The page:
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Girardet, Crissier, Switzerland

Per Henrik-Mansson
From the Print Edition:
bundle of cigars, Winter 92/93

Sixteen years ago, The New York Times called Frédy Girardet "The World's Greatest New Chef." This and other accolades made the Swiss cook famous. Like pilgrims flocking to a shrine, gourmets from around the world began to beat a daily trek to Girardet's restaurant in Crissier, a farm community turned suburb outside Lausanne and a 45-minute drive from Geneva.

But what about today? Does the legendary Swiss cook live up to his reputation? Is he still great? Yes, he is. The 57-year-old Girardet is still creative and driven, and he continues to serve a daring and inventive modern cuisine that defies easy description. Three-star Michelin chefs like Paul Bocuse and Pierre Troisgros have hinted that Girardet is the best.

Everyone seems to agree. In the last year alone, the restaurant served 20,000 patrons. They spend an average of 250 Swiss francs ($200, including wine and tip) a person. Girardet accepts cash only and no credit cards. Even in a recession, Girardet books dinner two to three months in advance for Friday and Saturday nights, although it's easier to find a table during weeknights and lunch on short notice. A table often opens up at the last minute due to a cancellation. Girardet is closed Sunday and Monday, three weeks at the end of July and August, and three weeks around Christmas.

In an era when many great chefs are away from their kitchens to develop restaurants elsewhere or lend their fame to various causes and money-making ventures, Girardet hovers like a mother hen over each dish that leaves the kitchen. The word "perfectionist" doesn't do justice to the almost maniacal attention Girardet brings to the task of serving 40 to 60 people for lunch and the same number for dinner, 220 days a year.

An example of his rigorous control over the kitchen is his demands placed on the timing of dishes. He notes when the order was placed, when the kitchen received it, when the chefs finished the dish, when the waiter picked it up and when it was placed on the table. His theory: No guest should have to wait more than 20 minutes for a dish.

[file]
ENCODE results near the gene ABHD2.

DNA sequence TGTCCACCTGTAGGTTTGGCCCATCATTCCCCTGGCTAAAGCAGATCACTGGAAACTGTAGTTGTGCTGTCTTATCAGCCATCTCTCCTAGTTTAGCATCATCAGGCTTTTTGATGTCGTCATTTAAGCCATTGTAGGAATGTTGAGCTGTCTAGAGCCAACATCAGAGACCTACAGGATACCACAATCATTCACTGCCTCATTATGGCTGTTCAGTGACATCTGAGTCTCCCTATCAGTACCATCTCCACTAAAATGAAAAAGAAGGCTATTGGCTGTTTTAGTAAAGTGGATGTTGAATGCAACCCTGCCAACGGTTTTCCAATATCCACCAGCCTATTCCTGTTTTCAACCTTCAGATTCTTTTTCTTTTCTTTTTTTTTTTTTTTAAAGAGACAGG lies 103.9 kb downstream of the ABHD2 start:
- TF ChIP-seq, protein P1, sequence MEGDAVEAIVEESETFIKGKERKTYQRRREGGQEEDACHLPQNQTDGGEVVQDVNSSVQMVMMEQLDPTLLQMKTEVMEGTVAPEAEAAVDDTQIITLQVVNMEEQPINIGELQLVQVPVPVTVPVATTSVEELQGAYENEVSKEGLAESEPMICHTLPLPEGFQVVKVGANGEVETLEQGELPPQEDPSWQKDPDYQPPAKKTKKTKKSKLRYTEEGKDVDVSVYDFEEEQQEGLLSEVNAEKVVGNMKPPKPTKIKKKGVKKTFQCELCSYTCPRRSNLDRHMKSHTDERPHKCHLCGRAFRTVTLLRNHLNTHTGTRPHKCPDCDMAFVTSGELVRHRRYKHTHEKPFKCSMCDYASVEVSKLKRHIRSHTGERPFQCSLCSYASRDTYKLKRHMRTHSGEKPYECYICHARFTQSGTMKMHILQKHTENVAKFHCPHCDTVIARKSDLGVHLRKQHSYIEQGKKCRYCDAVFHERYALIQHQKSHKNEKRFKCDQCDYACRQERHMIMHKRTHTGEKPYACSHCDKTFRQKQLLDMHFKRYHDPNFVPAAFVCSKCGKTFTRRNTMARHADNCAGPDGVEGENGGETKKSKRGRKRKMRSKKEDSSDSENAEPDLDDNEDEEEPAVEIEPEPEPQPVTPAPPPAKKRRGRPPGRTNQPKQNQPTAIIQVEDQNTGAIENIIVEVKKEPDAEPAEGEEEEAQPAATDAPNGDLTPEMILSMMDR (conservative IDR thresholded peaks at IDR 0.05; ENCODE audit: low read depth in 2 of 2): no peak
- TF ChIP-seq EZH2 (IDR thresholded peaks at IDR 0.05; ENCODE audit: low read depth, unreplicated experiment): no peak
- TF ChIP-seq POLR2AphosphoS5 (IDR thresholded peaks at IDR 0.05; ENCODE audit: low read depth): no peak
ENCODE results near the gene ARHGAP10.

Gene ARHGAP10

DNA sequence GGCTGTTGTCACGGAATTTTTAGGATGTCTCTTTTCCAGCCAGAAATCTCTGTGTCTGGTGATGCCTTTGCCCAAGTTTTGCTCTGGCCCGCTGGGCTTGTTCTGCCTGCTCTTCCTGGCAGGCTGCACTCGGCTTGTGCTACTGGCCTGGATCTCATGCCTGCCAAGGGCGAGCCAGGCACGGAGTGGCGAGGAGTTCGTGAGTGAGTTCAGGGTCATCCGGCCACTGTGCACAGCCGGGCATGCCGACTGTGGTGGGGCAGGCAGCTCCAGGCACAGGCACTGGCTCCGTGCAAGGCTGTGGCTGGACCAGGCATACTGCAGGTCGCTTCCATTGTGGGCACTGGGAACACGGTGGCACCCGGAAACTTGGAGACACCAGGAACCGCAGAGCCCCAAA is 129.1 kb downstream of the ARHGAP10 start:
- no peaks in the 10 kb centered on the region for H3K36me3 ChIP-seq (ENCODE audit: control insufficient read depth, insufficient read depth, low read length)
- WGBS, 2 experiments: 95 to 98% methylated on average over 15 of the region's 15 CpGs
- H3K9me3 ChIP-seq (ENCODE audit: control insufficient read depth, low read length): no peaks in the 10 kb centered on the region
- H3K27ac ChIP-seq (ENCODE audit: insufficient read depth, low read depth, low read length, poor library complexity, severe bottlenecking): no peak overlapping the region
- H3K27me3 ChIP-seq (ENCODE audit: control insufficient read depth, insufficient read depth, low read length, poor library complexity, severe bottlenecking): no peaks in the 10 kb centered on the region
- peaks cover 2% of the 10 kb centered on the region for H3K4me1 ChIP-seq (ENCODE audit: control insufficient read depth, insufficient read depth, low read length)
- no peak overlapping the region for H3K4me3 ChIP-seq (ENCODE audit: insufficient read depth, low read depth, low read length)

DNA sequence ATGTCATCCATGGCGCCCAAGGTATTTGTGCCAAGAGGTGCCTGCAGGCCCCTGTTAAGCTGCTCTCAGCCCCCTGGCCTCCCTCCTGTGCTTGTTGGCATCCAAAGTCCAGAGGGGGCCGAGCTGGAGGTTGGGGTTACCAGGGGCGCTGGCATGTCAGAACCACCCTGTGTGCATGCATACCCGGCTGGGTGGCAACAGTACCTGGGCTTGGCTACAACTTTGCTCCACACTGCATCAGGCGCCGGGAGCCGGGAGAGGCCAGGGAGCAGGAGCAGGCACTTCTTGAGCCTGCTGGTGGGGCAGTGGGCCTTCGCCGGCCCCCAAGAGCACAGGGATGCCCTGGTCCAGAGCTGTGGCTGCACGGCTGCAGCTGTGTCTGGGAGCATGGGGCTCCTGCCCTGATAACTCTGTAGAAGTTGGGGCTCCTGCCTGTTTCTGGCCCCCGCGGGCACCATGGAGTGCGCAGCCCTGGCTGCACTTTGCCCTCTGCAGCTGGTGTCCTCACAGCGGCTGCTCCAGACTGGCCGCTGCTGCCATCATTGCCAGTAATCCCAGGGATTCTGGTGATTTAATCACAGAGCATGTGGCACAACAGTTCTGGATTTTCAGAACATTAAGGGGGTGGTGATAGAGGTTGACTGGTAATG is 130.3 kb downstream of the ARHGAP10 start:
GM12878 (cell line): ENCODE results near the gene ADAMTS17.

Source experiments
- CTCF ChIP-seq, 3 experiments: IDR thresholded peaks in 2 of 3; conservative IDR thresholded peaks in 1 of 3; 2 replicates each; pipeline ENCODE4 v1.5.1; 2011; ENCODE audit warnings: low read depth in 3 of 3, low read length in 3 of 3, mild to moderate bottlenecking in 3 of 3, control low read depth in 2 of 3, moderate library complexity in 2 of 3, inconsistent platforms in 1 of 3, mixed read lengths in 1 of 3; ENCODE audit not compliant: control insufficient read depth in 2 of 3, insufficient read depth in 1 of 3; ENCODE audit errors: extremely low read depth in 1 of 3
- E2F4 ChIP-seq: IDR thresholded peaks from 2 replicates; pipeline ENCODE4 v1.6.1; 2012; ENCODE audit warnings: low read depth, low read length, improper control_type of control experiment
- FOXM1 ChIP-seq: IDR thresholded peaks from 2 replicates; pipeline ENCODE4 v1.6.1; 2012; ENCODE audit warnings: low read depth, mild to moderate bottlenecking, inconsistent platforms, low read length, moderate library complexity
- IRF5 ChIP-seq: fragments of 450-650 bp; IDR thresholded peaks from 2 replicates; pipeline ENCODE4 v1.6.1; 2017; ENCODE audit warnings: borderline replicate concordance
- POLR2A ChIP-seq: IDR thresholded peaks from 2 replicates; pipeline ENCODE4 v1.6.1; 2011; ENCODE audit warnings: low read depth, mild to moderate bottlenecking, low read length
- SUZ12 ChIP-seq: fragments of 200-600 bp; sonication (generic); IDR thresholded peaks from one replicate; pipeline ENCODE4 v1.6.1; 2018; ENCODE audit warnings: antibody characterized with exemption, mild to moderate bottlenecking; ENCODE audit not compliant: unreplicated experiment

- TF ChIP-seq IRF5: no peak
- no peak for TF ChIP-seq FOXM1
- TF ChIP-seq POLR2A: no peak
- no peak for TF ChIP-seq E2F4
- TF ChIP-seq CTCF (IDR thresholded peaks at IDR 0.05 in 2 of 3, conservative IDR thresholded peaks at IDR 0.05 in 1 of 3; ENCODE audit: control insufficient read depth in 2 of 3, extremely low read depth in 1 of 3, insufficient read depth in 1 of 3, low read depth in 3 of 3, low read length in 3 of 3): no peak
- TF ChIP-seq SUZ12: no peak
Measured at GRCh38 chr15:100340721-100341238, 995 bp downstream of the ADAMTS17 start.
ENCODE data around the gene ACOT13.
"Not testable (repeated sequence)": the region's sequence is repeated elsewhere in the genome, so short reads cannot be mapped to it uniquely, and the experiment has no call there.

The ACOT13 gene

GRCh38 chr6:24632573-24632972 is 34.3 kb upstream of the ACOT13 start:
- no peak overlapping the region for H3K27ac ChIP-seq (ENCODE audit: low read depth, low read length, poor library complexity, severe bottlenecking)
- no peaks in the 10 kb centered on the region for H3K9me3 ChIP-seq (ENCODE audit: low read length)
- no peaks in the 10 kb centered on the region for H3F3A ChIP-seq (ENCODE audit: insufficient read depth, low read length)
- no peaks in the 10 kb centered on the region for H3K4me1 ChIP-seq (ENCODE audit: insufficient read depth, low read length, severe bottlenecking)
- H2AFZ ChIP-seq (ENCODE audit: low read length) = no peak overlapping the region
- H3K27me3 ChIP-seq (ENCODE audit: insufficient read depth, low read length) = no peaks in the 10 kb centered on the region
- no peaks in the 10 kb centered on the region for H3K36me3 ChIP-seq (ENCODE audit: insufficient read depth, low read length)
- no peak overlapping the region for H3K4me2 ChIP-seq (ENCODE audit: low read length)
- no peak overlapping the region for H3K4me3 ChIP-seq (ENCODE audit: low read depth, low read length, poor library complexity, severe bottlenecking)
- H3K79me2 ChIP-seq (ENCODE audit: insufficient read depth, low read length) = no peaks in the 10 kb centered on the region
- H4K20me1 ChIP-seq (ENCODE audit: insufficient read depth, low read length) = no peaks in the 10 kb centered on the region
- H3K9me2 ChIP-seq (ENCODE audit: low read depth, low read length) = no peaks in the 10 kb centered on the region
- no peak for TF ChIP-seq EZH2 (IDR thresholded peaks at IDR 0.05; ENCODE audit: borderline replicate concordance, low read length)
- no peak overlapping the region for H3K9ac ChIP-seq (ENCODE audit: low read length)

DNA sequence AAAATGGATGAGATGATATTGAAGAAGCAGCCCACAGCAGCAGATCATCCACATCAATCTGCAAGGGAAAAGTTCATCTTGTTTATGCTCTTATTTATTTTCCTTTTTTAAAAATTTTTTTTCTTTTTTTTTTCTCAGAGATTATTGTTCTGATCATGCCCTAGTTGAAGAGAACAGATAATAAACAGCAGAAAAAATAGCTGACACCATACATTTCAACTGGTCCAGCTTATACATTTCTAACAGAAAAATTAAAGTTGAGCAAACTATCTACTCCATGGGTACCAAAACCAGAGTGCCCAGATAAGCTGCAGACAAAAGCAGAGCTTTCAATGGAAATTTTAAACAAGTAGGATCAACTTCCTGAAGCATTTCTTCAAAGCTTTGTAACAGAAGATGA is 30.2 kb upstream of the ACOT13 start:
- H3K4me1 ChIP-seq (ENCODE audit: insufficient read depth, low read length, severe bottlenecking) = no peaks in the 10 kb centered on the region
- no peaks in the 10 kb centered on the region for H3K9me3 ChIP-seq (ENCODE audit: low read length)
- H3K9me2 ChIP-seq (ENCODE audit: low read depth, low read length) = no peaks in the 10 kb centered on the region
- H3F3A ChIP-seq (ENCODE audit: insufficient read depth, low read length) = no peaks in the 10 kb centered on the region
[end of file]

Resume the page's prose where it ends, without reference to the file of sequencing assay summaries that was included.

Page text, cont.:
To first-time customers, Frédy Girardet, his staff and his food can be intimidating. Although the restaurant decor is surprisingly low key and unimpressive, with salmon-colored tablecloths, comfortable wood chairs and an unassuming multicolor wall-to-wall carpet, entering this restaurant is like walking into an artist's studio. It's best to let Girardet reveal his work, dish by dish. Thus, it is unwise at Girardet's to order à la carte. When you go to Girardet's choose the menu. Or better yet, just ask the chef to do whatever pleases him. Girardet will return the compliment by throwing all his fanatical devotion into a meal that should dazzle you. (And he won't gouge, but charge about the price of a regular five-course menu.) There are customers who have been at Girardet's 50 times and eaten 300 dishes and swear that they haven't been served the same dish twice.

He is constantly tasting and touching up dishes, improving them and sometimes creating new ones as they are being prepared by his team of chefs. Between tastings, Girardet cleanses his palate by eating big chunks of bread. "You must taste, taste and taste. Many chefs have stopped tasting. That's horrible. You must keep your palate fit," he says.

The wine list reflects the methodical mind of its creator. It's not a large list, but well-chosen. Among them, Domaine Jacques Parent in Pommard, Georges Mugneret in Vosne-Romanée, Leon Beyer in Alsace, Domaine de Beaucastel in Châteauneuf-du-Pape and Château Grillet, also in the Rhône Valley, Domaine Leflaive and Pierre Morey for white Burgundies.

Cigar smokers are welcome to light up after the meal and when other diners have finished their main courses. Girardet offers a good selection of only Cuban cigars. In total, there are some 20 different cigar brands in the restaurant's humidor.

 

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